The editors of over 200 internationally respected health journals, including The Lancet, BMJ, New England Journal of Medicine and Medical Journal of Australia, have endorsed an editorial calling for emergency action by world leaders to limit the average global temperature increase to 1.5oC, halt the destruction of nature and restore biodiversity, and protect health: ‘We are united in recognising that only fundamental and equitable changes to societies will reverse our current trajectory’. The editors summarise the risks of increasing temperatures on people’s health – everyone’s health but especially the health of vulnerable individuals and communities. They highlight the increasing risks if 1.5oC is exceeded but are clear that global governments’ currently insufficient action is likely to result in warming well in excess of 2oC: ‘a catastrophic outcome for health and environmental stability’. The authors are unequivocal that equity must be at the centre of the global response and that wealthier countries, particularly those that have contributed most emissions historically, must cut their emissions earlier and faster than low and middle income nations. The ‘fundamental changes [required] to how our societies and economies are organised and how we live’ will require urgent government intervention and enormous investments but the health and economic benefits will be huge. ‘The greatest threat to global public health is the continued failure of world leaders to keep the global temperature increase below 1.5oC and to restore nature’, conclude the editors.

A survey of 875 Australian health professionals identified a high degree of concern about climate change and its harmful health effects. At least 50% of all health professional groups were highly engaged in climate change, accept that it is caused by humans, and are already taking action to address it. A further 25% were worried about climate change but not personally engaged. Interestingly, while only 10% of all health professionals were actively sceptical of climate change (a similar percentage to the general population), the group with the most sceptics was doctors (20%). Hope is on the horizon, however: medical students had the highest percentage who are highly engaged. Health professionals want immediate action on climate change from governments, business and the health sector. Of the two-thirds who don’t currently discuss climate change and its harmful health consequences with their patients and colleagues, many would do so if given training and resources. Will governments, medical schools and professional bodies respond to the challenge?

President Biden is keeping up the pressure on climate change. The US Department of Health and Human Services is establishing the Office of Climate Change and Health Equity with a mission ‘to protect vulnerable communities who disproportionately bear the brunt of pollution and climate-driven disasters, such as drought and wildfires, at the expense of public health.’ Not only is this a statement by the US government that climate change is ‘turbo-charging’ extreme weather events that are bad for people’s health, it is also a formal recognition that disadvantaged communities are both disproportionately exposed to climate hazards and particularly vulnerable to harmful health effects when exposed. The new Office is responsible for identifying highly exposed and vulnerable communities, addressing health inequalities exacerbated by climate events, assisting regulatory efforts to reduce greenhouse gas emissions and air pollution, and providing expertise and coordination ‘related to climate change and health equity deliverables and activities’ to the White House and the Secretary of Health and Human Services. Two comparisons are noteworthy. First, the obvious difference in both rhetoric and action between the USA and Australia. Second, the recognition within the USA of persistent inequalities. Twenty years ago ‘health inequality’ and ‘health equity’ were dirty words in the USA, which has traditionally emphasised opportunity rather than outcome. But now we see government statements making explicit reference to health equity.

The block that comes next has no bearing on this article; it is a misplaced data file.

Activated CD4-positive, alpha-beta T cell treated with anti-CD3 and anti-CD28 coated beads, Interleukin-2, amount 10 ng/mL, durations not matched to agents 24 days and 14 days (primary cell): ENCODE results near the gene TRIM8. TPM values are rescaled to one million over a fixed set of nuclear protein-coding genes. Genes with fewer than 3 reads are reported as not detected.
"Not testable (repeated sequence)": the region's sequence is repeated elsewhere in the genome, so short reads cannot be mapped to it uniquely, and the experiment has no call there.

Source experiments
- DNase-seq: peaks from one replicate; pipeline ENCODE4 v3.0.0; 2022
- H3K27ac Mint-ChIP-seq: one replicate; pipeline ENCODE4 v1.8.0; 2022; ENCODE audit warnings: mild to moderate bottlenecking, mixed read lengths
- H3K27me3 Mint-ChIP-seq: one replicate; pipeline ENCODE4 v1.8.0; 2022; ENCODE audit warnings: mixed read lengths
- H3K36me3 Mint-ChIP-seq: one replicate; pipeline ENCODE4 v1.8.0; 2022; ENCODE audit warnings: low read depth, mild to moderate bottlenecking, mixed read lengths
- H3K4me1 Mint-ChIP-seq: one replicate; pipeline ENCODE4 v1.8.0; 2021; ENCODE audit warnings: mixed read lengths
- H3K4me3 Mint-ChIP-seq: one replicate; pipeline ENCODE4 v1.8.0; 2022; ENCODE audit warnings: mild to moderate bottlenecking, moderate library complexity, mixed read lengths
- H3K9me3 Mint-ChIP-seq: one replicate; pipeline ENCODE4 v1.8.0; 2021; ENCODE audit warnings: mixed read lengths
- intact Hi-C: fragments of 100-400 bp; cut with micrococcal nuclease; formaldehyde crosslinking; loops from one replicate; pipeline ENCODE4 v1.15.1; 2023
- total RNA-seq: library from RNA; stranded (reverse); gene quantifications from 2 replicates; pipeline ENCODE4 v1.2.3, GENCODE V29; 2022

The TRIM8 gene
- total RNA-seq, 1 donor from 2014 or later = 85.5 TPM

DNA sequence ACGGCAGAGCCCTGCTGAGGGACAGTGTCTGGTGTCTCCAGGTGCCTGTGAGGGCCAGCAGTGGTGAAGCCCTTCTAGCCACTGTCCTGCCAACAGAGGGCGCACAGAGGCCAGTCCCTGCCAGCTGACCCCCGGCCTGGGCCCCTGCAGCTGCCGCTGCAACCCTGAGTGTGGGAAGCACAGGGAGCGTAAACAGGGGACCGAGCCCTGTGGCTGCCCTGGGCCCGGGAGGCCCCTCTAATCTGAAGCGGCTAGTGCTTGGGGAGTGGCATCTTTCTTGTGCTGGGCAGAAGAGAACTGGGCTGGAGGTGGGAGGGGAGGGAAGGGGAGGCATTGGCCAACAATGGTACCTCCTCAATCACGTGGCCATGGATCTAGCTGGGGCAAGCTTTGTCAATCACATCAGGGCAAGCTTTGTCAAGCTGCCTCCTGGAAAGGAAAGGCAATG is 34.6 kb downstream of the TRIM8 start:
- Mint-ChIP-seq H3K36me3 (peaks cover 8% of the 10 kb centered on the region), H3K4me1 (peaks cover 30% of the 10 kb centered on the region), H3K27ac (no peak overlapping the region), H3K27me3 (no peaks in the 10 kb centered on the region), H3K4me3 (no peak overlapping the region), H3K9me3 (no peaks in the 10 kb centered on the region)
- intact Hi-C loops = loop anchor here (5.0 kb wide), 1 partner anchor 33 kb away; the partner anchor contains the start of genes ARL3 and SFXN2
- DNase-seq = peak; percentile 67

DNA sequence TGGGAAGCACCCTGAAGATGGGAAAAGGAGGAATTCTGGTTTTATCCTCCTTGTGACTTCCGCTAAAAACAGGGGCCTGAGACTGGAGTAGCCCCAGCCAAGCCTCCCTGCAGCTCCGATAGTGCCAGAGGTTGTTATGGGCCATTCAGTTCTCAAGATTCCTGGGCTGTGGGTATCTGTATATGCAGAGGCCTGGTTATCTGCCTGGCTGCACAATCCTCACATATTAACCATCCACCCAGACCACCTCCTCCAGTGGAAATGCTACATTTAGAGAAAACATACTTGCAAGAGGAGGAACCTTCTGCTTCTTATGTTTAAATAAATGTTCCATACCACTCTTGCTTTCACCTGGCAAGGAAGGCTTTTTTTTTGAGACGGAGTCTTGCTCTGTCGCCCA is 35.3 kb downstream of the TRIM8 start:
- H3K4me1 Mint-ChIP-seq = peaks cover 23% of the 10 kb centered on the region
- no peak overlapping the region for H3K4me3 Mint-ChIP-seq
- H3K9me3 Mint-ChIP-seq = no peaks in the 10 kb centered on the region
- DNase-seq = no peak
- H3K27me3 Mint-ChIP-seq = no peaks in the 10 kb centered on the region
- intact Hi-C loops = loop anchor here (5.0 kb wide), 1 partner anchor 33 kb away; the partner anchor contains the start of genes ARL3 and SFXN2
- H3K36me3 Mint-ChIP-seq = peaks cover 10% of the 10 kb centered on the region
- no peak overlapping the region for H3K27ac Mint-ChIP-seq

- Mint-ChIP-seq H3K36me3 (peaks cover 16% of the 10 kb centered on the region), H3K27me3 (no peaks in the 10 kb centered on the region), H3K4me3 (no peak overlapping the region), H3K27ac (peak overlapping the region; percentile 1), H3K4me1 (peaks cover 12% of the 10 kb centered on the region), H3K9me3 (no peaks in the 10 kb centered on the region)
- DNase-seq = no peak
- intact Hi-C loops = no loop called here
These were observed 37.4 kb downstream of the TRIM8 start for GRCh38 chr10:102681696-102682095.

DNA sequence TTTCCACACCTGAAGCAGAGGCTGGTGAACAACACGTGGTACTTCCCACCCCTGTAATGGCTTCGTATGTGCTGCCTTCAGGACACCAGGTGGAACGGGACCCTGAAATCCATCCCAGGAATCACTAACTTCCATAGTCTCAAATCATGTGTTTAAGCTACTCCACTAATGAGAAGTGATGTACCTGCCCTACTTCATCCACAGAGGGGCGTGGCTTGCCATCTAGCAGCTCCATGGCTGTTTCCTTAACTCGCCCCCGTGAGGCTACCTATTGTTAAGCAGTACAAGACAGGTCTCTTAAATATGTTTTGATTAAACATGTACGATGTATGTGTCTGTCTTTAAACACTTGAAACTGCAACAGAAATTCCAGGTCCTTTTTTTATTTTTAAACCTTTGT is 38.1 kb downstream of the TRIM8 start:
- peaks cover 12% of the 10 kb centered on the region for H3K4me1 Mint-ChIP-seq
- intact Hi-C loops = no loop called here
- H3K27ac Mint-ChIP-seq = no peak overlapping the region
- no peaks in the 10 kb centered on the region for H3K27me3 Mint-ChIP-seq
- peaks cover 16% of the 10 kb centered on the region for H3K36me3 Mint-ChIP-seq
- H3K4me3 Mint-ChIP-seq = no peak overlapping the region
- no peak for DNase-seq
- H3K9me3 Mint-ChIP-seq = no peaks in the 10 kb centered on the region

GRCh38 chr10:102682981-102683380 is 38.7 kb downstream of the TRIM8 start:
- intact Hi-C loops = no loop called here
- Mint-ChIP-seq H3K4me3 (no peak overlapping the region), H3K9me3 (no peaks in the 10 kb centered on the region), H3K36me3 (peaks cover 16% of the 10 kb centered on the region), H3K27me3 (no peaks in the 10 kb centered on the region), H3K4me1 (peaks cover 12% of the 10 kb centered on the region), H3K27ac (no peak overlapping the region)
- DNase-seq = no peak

The recent IPCC scientific report painted a very grim picture of climate change – but, by the very nature of such reports that appear every few years and synthesise the results of many scientific studies, the findings were already a little dated by time of publication. Perhaps the economic downturn prompted by COVID in 2020 changed things for the better?? No such luck according to ‘State of the Climate in 2020’, the annual report of the USA’s National Oceanic and Atmospheric Administration (NOAA). On the contrary, planet Earth is in its worst shape ever:

  • Despite the 7% reduction in carbon dioxide emissions in 2020, their concentration in the atmosphere continued to rise (2.5ppm higher than 2019). Methane emissions continued to increase, mainly from biological sources;
  • Average global temperatures were up with the hottest ever recorded, 1.2oC warmer than the late 1880s (graph above). July 2020 was the hottest month ever documented (picture below). The Arctic and Antarctic recorded their highest temperatures ever;
  • The average ocean heat content reached a record high and the sea surface temperature was the third highest on record, behind only 2016 and 2019;
  • Sea levels were the highest on record. Globally, glaciers lost mass for the 33rd successive year.

Death Valley, California, 11 July 2020. It reached 54.4oC on 16 August.